What Is Chest Pain?

Chest pain, to be classified as such, must be located in the anterior area of ​​the trunk of the human body. Precisely, it should be felt in some area between the neck and the abdomen. Some describe it as pain, others as discomfort. It can also be interpreted as a tightness in the chest.

This chest pain can come from any structure in the chest. It can be pain originating in an organ, such as the esophagus, or in the chest wall, from the muscles, ribs or nerves. And it is possible that it radiates, spreading the pain to the neck, upper limbs or even to the face.

At times, chest pain begins as a pain in the back and is felt first in the back. This will depend on the specific origin of the pathology that generates pain. In any case, to be considered from the thorax, it must manifest itself in the front.

It is a pain that people fear very much. Unconsciously , it is always associated with a heart problem; hence the fear. Approximately 5% of emergency department visits are attributed to chest pain. In pediatrics it is less frequent, constituting less than 1% of emergency consultations at that age.

Organic causes of chest pain

Chest pain is usually divided into two large groups: that of cardiac origin and that of non-cardiac origin. This allows clinicians to quickly differentiate between pain that requires urgent attention and pain that can be managed less quickly.

We are going to list the causes of cardiac chest pain first and then some groups of structures that can cause non-cardiac chest pain.

Cardiovascular origin

  • Ischemic disease: chest pain is the fundamental sign of angina pectoris and myocardial infarction. It is a very intense, disabling pain, with a feeling of tightness. It is located in the heart area and radiates to the upper limbs and up to the neck. It represents an absolute urgency.
  • Aortic rupture: Although the aorta artery has a thick wall that supports high pressure, it can rupture. It is a rare clinical situation called aortic dissection and causes severe pain. It also requires urgent care.
  • Pericarditis: The lining of the heart is called the pericardium. Due to various circumstances, it can accumulate fluid and become inflamed, producing pericarditis. Pericarditis is expressed as chest pain that can be intermittent and usually changes according to position.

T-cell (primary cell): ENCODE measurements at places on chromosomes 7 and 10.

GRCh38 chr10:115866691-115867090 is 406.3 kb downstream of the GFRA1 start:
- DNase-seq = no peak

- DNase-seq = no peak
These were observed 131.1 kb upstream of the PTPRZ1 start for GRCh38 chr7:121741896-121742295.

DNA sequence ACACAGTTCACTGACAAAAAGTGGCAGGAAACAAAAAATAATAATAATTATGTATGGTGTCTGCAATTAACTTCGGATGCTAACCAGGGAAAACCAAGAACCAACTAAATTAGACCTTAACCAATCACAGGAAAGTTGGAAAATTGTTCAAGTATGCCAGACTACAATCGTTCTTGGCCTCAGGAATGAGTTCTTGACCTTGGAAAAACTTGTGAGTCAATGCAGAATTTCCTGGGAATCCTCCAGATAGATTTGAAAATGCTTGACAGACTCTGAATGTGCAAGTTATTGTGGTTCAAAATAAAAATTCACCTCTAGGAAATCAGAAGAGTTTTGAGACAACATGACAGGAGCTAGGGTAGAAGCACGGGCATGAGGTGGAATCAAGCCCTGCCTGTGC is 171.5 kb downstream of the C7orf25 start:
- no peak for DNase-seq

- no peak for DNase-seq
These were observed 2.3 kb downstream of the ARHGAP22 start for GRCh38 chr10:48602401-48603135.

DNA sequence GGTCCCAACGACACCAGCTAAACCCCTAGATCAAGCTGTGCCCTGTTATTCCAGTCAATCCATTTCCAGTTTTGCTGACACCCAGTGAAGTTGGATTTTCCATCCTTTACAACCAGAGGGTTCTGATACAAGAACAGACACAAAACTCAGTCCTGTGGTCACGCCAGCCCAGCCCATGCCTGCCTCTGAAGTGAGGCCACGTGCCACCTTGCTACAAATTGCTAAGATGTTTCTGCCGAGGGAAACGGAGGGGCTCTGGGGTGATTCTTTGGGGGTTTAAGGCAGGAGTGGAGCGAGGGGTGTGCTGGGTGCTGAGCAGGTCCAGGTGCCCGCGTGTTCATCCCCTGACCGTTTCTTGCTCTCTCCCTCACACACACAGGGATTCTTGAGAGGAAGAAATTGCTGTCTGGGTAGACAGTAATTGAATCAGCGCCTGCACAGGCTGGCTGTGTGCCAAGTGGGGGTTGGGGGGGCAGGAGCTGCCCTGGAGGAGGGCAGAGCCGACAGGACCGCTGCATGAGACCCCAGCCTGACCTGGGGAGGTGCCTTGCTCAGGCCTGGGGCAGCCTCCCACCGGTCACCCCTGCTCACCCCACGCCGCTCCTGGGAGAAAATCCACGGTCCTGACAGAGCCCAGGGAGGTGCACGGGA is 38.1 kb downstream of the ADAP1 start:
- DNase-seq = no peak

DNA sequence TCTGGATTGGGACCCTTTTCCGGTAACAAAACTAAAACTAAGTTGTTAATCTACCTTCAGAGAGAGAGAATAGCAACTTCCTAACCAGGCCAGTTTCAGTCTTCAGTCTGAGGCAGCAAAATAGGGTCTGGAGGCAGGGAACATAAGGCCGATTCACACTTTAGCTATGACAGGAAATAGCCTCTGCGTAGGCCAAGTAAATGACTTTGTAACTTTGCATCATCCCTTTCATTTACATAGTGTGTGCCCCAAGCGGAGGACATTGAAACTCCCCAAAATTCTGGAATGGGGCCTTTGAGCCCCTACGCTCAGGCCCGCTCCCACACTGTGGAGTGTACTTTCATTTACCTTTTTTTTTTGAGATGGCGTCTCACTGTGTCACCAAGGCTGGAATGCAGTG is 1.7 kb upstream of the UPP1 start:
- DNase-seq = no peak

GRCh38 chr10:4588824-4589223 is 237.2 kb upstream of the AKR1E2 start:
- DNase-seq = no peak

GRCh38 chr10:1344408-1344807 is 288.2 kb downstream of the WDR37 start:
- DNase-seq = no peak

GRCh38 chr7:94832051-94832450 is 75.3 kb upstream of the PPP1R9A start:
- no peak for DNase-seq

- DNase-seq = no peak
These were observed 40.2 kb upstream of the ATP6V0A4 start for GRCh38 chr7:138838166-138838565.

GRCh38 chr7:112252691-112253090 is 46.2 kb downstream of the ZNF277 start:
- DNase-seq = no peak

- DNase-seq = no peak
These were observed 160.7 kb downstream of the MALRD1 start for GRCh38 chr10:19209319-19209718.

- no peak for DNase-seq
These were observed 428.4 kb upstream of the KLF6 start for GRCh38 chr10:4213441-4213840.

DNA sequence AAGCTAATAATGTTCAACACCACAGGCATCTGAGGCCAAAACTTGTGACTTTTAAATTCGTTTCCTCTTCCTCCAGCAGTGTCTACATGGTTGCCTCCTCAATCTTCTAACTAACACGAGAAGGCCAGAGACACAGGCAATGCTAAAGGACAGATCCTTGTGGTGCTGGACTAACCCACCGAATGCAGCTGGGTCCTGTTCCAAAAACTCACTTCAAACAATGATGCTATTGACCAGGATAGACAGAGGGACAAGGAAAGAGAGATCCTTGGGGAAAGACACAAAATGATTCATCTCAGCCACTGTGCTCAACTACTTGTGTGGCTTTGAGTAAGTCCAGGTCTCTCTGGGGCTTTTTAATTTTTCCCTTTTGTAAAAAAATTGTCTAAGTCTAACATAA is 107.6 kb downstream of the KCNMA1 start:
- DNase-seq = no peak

Lung chest pain

  • Pneumonia: infection of the lungs with microbial agents causes chest pain. The pain may be continuous and intensify with coughing or respiratory movement. In general, it is a pain in one side, coinciding with the infected area.
  • Pulmonary embolism: The arteries and veins of the respiratory system can become clogged with clots in a condition called pulmonary embolism. These clots can be formed in the lung itself or come, through the circulation, from other parts of the body. It is a situation of extreme urgency as well.
  • Pneumothorax: just as the heart is surrounded by the pericardium, the lungs are surrounded by the pleura. If the virtual space that forms the pleura fills with air, it is called a pneumothorax. It is very painful, in addition to being accompanied by symptoms such as dyspnea.
  • Pleurisy: the pleura is plausible with inflammation. This is pleurisy or pleurisy. As with pericarditis, the pain is intermittent and can vary with changes in posture.

Pain originating in the digestive system

  • Esophageal spasm: the esophagus runs through the center of the chest to communicate the mouth with the stomach. As it is a hollow organ whose wall is muscular, it may spasm. In spasm, the esophagus closes in on itself causing chest pain and preventing the passage of food.
  • Gastritis: although the stomach is located lower, sometimes gastritis and dyspepsia manifest pain upwards, in the chest. Gastritis is not only painful, but is often accompanied by digestive signs, such as belching, reflux, and nausea. Chest pain from GERD feels like a painful tie in the center of the chest.
  • Gallstones: if the gallbladder has stones, although the usual pain is abdominal, it can affect the chest. According to the anatomical position of the gallbladder and the position of the gallstones, some patients perceive colicky pain in the right lung region and even in the right shoulder.
electrocardiogram

Other causes of chest pain

As we said, in addition to the organs of the thorax and abdomen, other structures and other situations can cause chest pain. It will always be necessary to rule out the most serious origins of pain, before proceeding to the diagnosis of the other causes that can be treated with less urgency.

Among these causes we have:

  • Causes of psychogenic origin: the panic attack, for example, in which the pain comes from psychology and not from anatomy. There is a feeling of tightness and discomfort in the chest that does not respond to an organ or its malfunction.
  • Costochondritis: it is the inflammation of the cartilage that joins the ribs to the sternum. It can come from stress or trauma, although not always. Its treatment is very easy with anti-inflammatories and local cold.
  • Myalgia: The intercostal muscles that make up the chest wall can hurt, either from strains, tears, bruising from trauma, or inflammation. In general, the treatment is also basically carried out with anti-inflammatories.
  • Neuritis: the nerves that run between the ribs can become inflamed and cause chest pain. A classic example is herpes zoster, in which the viral infection manifests as intense, burning pain that runs along the path of the affected nerve.

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